I will never forget when an old friend relayed to me that people who listen to metal music, or “screamo” as so many of my classmates erroneously referred to it as around that time, are generally better-equipped to handle emotional issues. When he went on to say that those listening to country music on a regular basis had higher rates of substance abuse and suicidal actions, I wasn’t sure whether to believe him on that one, but the science, as it turns out, is out there to support all of this. Is this a one-to-one, if a then b statement? Far from it, but it does paint a picture for this release.
Tom Reynolds, formerly of Love Lies in Ashes and currently of Nagasaki Birth Defect, took the name of his one-man band Foul Body Autopsy from a Necrophagist track, and over the past decade has released a number of EPs and two full-length albums under this moniker. His brand of melodic death/thrash metal is less gruesome and flashy, instead leaning more towards message than manifesto. With his latest release, Consumed by Black Thoughts, Reynolds brings five tracks together for the purpose of exploring mental health, a topic that is more important than ever in the age of Pandemia.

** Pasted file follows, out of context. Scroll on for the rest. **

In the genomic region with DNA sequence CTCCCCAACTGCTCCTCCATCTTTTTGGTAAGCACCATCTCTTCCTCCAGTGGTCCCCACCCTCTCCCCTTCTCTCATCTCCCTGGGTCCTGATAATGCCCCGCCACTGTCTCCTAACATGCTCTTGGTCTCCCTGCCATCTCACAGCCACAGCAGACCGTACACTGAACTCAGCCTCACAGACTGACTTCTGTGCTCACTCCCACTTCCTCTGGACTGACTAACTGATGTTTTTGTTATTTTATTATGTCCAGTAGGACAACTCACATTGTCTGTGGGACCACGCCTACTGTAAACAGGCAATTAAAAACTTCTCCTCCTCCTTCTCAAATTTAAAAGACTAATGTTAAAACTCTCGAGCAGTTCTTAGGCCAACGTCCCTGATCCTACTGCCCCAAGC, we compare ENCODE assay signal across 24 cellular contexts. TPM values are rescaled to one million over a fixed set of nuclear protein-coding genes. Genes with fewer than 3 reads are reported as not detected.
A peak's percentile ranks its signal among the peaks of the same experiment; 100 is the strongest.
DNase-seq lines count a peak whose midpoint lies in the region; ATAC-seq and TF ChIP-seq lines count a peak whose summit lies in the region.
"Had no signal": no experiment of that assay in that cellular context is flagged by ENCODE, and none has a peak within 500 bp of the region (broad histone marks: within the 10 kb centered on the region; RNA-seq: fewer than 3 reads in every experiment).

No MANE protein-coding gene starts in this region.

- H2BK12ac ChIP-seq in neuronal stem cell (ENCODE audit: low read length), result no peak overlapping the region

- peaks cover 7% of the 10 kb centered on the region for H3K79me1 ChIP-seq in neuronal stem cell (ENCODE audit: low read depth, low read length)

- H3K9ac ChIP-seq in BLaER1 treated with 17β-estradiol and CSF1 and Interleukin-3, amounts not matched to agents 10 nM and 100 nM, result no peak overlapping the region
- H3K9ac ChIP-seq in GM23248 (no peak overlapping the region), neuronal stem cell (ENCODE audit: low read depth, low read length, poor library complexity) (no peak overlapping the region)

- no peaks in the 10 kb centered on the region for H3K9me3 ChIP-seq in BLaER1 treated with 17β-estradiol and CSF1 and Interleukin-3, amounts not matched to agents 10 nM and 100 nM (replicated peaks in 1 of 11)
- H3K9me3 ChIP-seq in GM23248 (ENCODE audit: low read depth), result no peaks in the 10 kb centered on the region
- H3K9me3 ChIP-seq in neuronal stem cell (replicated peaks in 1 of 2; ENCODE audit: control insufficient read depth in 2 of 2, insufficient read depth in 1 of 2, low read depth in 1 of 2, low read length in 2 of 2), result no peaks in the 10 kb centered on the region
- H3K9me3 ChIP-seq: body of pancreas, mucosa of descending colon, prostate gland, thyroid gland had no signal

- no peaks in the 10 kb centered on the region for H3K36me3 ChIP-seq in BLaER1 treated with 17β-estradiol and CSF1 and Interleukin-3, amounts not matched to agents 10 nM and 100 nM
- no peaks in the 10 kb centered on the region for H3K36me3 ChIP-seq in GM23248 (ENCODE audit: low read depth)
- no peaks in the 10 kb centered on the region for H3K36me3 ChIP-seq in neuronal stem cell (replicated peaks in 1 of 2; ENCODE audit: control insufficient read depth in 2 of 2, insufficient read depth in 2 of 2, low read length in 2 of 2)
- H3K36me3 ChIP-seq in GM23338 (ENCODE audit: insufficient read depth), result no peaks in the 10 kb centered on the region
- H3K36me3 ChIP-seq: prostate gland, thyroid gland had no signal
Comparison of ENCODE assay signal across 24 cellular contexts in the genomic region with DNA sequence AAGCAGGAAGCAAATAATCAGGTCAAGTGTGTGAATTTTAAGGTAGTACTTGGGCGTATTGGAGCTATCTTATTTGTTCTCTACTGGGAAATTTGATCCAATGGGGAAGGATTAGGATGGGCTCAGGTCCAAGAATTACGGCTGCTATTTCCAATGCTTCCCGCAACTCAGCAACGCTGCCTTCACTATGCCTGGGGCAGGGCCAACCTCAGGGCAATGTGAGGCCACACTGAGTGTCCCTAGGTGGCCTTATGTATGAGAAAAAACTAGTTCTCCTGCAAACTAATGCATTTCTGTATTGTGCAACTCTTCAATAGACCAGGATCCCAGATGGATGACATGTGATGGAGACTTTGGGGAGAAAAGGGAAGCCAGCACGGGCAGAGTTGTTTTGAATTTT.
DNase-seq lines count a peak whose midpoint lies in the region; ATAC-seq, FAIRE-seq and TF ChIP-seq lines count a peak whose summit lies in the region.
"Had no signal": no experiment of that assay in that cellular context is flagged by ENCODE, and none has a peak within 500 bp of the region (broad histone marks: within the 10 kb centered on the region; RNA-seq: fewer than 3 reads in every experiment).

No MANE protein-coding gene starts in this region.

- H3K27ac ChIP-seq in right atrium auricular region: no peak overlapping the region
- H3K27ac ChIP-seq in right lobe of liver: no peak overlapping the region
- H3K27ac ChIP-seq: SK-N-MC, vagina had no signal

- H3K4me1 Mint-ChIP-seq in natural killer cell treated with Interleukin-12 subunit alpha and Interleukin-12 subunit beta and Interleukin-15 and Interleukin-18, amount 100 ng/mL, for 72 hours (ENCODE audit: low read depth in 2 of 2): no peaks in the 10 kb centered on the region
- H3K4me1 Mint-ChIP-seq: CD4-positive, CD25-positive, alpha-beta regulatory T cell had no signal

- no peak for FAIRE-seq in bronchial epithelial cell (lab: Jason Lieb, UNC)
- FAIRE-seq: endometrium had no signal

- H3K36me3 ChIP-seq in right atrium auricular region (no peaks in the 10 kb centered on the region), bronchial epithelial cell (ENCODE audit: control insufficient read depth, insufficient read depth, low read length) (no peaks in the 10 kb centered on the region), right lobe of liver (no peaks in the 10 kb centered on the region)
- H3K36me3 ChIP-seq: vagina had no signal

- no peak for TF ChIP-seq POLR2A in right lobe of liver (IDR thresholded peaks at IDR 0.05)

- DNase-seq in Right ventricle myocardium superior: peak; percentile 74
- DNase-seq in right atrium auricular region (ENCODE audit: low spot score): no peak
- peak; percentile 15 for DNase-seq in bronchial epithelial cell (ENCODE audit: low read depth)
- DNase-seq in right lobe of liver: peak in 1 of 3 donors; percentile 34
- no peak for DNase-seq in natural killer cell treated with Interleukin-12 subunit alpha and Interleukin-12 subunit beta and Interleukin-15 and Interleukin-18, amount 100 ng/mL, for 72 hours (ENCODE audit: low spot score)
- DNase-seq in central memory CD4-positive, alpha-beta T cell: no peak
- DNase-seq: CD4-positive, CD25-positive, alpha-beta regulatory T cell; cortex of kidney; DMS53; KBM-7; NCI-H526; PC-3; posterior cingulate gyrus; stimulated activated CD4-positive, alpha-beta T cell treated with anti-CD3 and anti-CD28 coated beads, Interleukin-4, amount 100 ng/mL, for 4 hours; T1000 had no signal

If one had to split hairs and fit this record firmly into a subgenre, it could probably most successfully be classified as melodic death metal, and no track better hits on this than “My Liberation with Death.” Even with the characteristic triplets and assorted death metal shenanigans, it keeps that listenability and smoothness to it. “Like a Phantom to the Heart” hits on the subject of anxiety, with dueling vocal lines echoing the voices in one's head, the ones that like to work against an anxious mind in what seem to be the worst possible moments.
In five tracks, there isn’t a weak one in the bunch, but if I had to pick a favorite, it would be the opener “Vicious Cycles (Feeding Off Themselves).” It builds up from a more traditional metal beginning, and plays out smooth and is rather accessible. That said, the full EP is well worth a listen, as I found myself grooving in my chair, headbanging along and enjoying what I was hearing. If ever you have a peer bitching and quetsching about metal being depressing or “emo,” show them this EP, send them on their way, then have them apologize when they get back to you. Odds are, as good as this record is, they will be lamenting their previous remarks.
Consumed by Black Thoughts is available now.